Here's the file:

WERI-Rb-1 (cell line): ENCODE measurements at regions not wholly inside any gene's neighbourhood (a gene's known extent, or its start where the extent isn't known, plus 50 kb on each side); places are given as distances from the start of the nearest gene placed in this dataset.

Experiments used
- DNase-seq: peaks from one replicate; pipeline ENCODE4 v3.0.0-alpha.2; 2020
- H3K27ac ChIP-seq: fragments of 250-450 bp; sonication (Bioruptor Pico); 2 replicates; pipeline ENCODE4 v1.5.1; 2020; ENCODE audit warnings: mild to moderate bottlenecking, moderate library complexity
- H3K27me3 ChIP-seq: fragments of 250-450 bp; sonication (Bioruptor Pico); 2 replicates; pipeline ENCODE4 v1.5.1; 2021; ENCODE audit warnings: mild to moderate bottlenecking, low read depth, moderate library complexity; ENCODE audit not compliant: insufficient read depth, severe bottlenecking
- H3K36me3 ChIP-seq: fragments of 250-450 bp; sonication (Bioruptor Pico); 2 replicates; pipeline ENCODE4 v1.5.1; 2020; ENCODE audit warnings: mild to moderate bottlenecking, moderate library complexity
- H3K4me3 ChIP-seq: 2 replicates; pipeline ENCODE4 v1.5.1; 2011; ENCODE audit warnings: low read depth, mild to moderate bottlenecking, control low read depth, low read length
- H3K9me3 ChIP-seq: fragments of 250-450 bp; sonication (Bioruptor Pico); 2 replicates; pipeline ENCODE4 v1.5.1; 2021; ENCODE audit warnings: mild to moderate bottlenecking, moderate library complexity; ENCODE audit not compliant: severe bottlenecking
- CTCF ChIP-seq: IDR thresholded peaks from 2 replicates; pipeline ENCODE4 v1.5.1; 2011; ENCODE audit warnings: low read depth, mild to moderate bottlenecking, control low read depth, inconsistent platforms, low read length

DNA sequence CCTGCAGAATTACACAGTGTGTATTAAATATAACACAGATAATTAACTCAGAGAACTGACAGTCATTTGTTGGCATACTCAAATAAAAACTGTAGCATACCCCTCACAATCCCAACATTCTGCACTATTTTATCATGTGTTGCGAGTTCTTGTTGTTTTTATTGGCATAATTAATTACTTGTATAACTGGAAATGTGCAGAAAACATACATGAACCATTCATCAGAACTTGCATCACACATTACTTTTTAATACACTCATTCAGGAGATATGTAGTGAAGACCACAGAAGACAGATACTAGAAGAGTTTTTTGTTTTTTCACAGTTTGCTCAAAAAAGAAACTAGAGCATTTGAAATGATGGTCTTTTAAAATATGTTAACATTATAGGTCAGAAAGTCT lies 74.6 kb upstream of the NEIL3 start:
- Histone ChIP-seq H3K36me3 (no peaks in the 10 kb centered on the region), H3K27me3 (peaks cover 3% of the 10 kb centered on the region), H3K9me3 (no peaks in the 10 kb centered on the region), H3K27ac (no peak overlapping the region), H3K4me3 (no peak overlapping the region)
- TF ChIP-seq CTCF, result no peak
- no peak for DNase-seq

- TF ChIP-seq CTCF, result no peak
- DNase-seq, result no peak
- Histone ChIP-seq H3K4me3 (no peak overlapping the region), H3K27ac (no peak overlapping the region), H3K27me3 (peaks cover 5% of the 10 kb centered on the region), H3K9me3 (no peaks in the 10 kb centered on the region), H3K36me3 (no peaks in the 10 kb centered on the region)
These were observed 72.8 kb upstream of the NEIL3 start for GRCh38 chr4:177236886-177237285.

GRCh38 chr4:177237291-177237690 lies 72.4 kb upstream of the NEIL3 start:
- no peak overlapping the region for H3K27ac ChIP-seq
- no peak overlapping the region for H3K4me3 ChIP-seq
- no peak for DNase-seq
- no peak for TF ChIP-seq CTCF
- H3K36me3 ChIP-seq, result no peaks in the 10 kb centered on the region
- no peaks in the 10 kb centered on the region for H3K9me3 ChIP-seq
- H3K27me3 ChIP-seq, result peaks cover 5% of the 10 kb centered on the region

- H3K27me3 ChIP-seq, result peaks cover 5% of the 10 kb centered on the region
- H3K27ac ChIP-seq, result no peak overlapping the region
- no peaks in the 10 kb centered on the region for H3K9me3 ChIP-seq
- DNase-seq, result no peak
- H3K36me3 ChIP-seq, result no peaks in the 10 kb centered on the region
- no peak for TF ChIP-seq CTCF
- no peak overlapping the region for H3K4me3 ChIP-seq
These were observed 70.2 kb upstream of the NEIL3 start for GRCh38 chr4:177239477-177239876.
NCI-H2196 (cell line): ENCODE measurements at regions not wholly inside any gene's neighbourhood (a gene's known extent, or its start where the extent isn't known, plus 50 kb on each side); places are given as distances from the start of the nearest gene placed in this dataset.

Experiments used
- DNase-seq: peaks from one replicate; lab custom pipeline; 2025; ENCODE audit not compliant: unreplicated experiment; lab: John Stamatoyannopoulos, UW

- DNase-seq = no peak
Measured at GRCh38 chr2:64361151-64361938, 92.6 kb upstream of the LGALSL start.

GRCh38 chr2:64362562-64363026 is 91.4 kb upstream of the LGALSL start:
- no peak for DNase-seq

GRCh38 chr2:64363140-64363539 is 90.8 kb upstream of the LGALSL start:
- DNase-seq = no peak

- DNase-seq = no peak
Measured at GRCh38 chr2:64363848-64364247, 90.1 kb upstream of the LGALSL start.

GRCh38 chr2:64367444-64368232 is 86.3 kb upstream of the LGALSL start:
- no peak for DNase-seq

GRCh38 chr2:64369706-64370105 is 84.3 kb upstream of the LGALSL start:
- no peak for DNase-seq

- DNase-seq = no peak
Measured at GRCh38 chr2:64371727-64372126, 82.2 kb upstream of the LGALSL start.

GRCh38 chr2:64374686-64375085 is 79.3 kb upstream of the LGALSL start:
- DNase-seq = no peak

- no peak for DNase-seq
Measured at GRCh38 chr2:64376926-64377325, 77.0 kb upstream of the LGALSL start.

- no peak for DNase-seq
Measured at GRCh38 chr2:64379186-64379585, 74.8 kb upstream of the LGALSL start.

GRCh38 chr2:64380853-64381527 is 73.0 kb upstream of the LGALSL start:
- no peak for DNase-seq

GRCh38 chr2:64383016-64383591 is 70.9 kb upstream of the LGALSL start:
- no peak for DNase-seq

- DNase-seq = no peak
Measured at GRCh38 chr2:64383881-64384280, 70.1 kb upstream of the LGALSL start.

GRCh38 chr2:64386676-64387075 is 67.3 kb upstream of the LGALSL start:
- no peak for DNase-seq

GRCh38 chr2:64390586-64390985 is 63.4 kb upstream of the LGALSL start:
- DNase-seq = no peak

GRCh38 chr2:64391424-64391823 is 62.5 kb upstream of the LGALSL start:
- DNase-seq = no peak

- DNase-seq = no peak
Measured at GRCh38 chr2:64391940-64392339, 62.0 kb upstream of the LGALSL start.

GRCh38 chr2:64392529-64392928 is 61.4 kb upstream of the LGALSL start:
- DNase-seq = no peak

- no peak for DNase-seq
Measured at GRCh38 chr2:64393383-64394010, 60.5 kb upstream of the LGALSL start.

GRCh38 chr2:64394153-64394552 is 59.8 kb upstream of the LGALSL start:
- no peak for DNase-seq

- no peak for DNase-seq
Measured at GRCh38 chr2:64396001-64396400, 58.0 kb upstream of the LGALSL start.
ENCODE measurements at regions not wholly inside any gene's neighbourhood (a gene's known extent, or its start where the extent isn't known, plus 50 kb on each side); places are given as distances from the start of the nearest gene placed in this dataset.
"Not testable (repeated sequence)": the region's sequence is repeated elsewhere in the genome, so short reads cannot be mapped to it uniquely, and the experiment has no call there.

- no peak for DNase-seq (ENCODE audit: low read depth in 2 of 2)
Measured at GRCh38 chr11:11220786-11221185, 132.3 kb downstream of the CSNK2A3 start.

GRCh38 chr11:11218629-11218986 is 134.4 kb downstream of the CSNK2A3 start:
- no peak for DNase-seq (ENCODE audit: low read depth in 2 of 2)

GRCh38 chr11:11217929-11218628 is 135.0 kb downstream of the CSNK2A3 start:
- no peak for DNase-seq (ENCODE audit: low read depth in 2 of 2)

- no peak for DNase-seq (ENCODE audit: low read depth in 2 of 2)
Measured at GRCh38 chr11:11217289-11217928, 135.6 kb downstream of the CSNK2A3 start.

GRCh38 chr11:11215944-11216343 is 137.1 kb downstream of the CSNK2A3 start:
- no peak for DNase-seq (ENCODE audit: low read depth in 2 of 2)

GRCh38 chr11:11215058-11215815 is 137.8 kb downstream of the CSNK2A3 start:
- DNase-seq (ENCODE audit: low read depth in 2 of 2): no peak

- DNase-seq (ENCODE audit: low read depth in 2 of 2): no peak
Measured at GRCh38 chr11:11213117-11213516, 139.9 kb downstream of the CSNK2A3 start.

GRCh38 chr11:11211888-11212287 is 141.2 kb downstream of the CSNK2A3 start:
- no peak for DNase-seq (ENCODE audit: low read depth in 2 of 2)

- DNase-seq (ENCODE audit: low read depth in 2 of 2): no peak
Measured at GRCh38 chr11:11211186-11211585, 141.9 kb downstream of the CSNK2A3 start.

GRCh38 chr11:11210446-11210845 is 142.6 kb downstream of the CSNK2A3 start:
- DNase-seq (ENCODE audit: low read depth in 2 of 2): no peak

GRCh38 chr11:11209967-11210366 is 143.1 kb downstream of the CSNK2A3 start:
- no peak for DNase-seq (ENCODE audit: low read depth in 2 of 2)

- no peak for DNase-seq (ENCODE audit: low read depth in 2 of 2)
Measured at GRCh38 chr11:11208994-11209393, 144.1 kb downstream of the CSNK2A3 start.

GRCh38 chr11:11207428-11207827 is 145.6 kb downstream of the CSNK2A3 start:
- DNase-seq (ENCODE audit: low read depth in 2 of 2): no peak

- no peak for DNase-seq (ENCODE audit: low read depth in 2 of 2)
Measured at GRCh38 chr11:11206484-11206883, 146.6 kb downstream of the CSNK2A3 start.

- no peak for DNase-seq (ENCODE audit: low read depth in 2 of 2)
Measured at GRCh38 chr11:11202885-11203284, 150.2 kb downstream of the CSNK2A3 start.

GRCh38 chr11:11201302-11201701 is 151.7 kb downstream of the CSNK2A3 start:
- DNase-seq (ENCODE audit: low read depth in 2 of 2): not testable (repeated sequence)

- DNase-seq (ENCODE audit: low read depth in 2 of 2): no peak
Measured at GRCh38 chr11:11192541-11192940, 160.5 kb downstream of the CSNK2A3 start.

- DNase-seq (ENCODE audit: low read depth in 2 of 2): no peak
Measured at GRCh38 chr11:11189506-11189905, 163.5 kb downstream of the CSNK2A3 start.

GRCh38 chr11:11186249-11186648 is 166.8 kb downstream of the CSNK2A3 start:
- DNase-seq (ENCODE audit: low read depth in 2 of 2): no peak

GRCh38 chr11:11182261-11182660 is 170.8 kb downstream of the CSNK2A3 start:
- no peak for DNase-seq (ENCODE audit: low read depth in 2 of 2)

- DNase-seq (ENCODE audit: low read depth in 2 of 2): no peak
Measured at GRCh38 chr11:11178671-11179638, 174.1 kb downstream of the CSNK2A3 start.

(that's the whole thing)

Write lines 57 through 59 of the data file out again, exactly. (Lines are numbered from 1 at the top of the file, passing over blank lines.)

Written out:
GRCh38 chr2:64380853-64381527 is 73.0 kb upstream of the LGALSL start:
- no peak for DNase-seq

GRCh38 chr2:64383016-64383591 is 70.9 kb upstream of the LGALSL start: